6. The Cash Register Building

Moving further and further away from Denver’s 19th century roots, we come across a prime example of some of the most iconic architectural approaches the city has adopted in the 1980s. The most prevalent example of this is the Wells Fargo Center in Downtown Denver, though it’s much better known as simply the Cash Register Building. The name comes from the unique silhouette of the top of the 52-storey office tower that resembles a cash register. Fitting, considering it was built for a bank! Interesting tidbit: this building looks even taller than its 698-foot height because it was purposely built on a large hill. It’s still the third largest building in Denver today!

7. Denver International Airport

Built in 1995, Denver International Airport offers up some of the most striking building and sculptural architecture you’ll ever see in a place designed to get people in the air. A peaked roof that calls to mind the Rocky Mountains that are the backdrop of the Mile-High City are just the beginning, as this roof is fabric – it’s held in place by a catenary steel cable system like the one used on the Brooklyn Bridge. Even more famous are the more than 40 works of art both inside and outside the airport, including the Blue Mustang horse sculpture, affectionately known as “Blucifer” for its menacing and almost demonic look.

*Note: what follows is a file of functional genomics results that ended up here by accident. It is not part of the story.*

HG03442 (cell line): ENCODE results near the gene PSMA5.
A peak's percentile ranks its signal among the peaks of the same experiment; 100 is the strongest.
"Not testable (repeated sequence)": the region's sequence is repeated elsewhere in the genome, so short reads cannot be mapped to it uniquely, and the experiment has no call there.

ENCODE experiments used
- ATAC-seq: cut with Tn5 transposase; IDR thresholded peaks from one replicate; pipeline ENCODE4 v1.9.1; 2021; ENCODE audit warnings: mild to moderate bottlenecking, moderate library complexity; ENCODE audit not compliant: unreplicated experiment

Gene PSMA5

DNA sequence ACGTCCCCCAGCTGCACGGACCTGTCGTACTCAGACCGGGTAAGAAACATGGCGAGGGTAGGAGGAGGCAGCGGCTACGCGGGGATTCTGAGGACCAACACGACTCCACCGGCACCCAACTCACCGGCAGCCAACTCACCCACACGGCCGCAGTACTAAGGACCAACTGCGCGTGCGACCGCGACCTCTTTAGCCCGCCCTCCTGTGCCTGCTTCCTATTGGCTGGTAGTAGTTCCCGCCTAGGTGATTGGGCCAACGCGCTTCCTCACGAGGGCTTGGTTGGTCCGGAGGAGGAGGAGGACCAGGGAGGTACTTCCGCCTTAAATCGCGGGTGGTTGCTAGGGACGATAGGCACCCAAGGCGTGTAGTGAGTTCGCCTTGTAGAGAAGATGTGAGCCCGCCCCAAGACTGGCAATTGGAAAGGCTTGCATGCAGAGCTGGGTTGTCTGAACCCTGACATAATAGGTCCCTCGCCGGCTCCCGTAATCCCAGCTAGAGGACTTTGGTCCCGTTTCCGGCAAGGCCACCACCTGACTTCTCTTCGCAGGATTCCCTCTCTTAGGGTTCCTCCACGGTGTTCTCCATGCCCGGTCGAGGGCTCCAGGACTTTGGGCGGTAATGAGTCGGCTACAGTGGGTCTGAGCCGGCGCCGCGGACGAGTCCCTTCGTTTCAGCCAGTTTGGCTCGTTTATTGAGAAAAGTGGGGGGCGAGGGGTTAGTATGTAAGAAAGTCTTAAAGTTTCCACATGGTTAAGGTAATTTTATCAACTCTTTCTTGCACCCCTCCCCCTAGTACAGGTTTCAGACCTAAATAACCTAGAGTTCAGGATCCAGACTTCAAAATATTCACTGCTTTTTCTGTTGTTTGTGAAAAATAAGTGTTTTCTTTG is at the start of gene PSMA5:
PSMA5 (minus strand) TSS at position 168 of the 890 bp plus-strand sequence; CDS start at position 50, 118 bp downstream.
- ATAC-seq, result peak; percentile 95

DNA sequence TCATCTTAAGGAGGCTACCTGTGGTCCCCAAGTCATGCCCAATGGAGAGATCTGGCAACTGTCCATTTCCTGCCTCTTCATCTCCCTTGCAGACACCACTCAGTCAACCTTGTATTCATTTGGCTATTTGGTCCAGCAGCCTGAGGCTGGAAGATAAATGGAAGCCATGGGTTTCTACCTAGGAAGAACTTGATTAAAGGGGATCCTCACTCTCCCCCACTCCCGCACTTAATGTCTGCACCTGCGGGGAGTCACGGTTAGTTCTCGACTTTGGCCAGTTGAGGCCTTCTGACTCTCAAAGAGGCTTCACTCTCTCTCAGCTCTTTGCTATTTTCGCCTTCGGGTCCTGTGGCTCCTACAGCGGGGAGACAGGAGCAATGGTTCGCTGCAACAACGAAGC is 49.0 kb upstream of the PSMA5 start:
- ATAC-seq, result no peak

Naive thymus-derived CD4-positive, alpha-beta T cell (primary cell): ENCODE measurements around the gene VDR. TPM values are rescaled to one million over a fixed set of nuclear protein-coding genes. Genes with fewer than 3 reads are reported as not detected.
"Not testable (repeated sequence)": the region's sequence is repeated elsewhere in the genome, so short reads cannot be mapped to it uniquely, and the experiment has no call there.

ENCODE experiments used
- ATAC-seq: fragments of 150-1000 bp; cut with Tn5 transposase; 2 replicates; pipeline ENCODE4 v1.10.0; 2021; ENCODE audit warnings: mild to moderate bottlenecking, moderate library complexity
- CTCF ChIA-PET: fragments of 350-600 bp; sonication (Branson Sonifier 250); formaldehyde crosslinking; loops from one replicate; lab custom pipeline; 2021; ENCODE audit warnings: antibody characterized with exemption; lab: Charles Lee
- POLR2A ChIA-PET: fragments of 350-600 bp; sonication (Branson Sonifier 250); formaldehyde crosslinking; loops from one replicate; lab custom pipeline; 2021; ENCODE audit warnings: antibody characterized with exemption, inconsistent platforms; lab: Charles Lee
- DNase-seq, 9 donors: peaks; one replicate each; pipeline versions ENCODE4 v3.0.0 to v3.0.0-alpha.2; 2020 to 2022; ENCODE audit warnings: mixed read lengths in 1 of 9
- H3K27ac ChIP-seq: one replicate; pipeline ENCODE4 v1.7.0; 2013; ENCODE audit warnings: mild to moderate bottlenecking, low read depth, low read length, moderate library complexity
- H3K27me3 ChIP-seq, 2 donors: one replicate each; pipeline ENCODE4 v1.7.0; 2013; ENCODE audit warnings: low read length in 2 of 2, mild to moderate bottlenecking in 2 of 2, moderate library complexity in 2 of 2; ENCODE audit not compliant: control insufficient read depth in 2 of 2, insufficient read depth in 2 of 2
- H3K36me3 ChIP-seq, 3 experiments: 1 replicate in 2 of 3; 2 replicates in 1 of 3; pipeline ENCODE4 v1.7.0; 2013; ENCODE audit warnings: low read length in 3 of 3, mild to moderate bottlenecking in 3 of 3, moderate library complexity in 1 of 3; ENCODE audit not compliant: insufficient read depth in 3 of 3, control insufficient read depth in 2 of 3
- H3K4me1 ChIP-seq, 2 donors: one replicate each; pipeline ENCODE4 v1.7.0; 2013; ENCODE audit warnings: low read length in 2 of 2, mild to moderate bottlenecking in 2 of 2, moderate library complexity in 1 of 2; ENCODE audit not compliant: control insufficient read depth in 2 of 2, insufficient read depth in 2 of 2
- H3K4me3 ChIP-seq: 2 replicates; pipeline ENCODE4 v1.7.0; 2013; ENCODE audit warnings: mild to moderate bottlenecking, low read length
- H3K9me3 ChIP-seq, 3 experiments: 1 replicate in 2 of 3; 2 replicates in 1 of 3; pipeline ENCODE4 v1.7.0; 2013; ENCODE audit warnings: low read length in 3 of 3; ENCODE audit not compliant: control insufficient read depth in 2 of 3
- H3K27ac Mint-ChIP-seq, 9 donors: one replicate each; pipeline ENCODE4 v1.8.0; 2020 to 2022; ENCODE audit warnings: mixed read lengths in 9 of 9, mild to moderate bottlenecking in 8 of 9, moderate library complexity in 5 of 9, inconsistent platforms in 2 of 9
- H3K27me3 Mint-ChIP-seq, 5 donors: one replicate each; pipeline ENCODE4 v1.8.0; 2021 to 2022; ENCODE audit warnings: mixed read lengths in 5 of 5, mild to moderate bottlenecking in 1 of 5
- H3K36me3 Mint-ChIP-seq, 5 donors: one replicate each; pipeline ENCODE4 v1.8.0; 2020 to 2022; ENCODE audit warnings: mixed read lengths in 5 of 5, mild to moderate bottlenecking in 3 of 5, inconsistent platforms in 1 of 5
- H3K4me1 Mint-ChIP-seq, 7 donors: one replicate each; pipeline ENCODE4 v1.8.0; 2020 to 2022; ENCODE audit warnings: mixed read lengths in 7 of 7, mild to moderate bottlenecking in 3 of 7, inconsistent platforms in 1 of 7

8. The Colorado Convention Center

Most convention centers and event spaces are large but rather bland spaces. Not the Colorado Convention Center located in Downtown Denver! Built in 2004, the only thing more iconic than the building’s 660-foot-long sloping roofline is the huge, 40-foot statue of a large blue bear that’s leaning up against one side of the building, peering in through the windows as if taking a long, hard look at what’s going on inside. Fittingly enough, the statue’s official name is “I See What You Mean”, showing that Denver has a truly quirky sense of humor indeed!

9. The Frederic C. Hamilton Building

The Denver Art Museum’s Frederic C. Hamilton Building is a postmodern masterpiece that is the perfect counterpart to the artistic works housed within. Opened in 2006 and featuring a roofline that resembles both the Rocky Mountains and the hull of a gigantic vessel, this glittering titanium-clad edifice hosts a geometric wonderland of an interior atrium and an exterior cantilevered “prow” that dramatically juts out into the sky.

10. The Kirkland Museum of Fine and Decorating Art

Situated just a block from the Denver Art Museum, the Kirkland Museum of Fine and Decorating Art is a stark contrast to the soaring style of its close neighbor. Designed by architect Jim Olson, the building is dedicated to Vance Kirkland, a Denver artist known to be an inventive and visionary painter. The museum itself features striking elements including its so-called “eyebrow” overhangs, vertical glass “fins”, tall doorframes and an interior bisected by a long Promenade Gallery.